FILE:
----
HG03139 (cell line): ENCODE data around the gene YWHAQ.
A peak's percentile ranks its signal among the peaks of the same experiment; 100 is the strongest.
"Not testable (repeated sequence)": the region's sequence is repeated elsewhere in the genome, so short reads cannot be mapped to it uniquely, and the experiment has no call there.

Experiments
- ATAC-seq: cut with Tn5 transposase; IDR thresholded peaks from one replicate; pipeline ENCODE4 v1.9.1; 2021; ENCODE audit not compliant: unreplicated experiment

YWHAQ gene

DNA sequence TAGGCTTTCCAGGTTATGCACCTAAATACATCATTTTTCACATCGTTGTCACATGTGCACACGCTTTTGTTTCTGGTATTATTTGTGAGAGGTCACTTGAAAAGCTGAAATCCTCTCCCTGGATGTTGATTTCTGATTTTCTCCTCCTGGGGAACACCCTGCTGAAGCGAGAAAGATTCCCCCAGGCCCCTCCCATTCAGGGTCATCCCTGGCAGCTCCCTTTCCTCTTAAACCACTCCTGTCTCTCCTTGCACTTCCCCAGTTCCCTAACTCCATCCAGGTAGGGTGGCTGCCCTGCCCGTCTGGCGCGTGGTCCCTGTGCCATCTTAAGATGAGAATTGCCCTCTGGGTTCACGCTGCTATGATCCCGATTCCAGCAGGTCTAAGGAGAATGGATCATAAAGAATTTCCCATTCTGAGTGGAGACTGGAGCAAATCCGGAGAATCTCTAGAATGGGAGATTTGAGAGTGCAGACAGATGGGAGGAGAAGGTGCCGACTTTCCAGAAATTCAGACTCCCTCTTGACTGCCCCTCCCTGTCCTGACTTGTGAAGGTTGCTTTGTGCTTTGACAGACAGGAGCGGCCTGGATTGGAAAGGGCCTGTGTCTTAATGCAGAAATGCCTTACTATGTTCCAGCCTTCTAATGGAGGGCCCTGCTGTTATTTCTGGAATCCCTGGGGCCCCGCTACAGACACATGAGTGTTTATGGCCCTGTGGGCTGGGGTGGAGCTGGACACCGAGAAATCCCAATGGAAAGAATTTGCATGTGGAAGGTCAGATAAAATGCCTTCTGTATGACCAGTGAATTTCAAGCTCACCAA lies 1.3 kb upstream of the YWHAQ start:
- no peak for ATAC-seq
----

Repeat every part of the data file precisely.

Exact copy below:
HG03139 (cell line): ENCODE data around the gene YWHAQ.
A peak's percentile ranks its signal among the peaks of the same experiment; 100 is the strongest.
"Not testable (repeated sequence)": the region's sequence is repeated elsewhere in the genome, so short reads cannot be mapped to it uniquely, and the experiment has no call there.

Experiments
- ATAC-seq: cut with Tn5 transposase; IDR thresholded peaks from one replicate; pipeline ENCODE4 v1.9.1; 2021; ENCODE audit not compliant: unreplicated experiment

YWHAQ gene

DNA sequence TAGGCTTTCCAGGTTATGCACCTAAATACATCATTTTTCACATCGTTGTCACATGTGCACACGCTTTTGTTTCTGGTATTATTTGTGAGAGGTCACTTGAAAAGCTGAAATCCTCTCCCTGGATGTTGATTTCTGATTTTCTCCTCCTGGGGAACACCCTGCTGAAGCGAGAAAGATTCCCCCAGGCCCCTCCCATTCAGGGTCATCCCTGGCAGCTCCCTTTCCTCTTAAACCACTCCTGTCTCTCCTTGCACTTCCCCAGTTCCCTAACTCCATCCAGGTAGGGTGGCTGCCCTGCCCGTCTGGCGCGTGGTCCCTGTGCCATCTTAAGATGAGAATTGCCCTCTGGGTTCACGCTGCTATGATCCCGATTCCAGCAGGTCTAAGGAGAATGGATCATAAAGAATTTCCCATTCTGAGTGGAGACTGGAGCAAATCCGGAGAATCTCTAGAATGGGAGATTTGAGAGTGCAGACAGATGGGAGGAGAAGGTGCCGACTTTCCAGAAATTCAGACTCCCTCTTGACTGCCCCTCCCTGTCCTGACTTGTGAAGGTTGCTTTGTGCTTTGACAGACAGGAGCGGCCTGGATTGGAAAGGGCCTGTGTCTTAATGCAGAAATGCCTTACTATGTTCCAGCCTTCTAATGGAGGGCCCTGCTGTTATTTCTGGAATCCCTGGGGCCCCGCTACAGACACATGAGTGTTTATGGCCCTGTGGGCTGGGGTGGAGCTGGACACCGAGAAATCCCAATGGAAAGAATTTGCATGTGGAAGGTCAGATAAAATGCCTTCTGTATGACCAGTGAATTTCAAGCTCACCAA lies 1.3 kb upstream of the YWHAQ start:
- no peak for ATAC-seq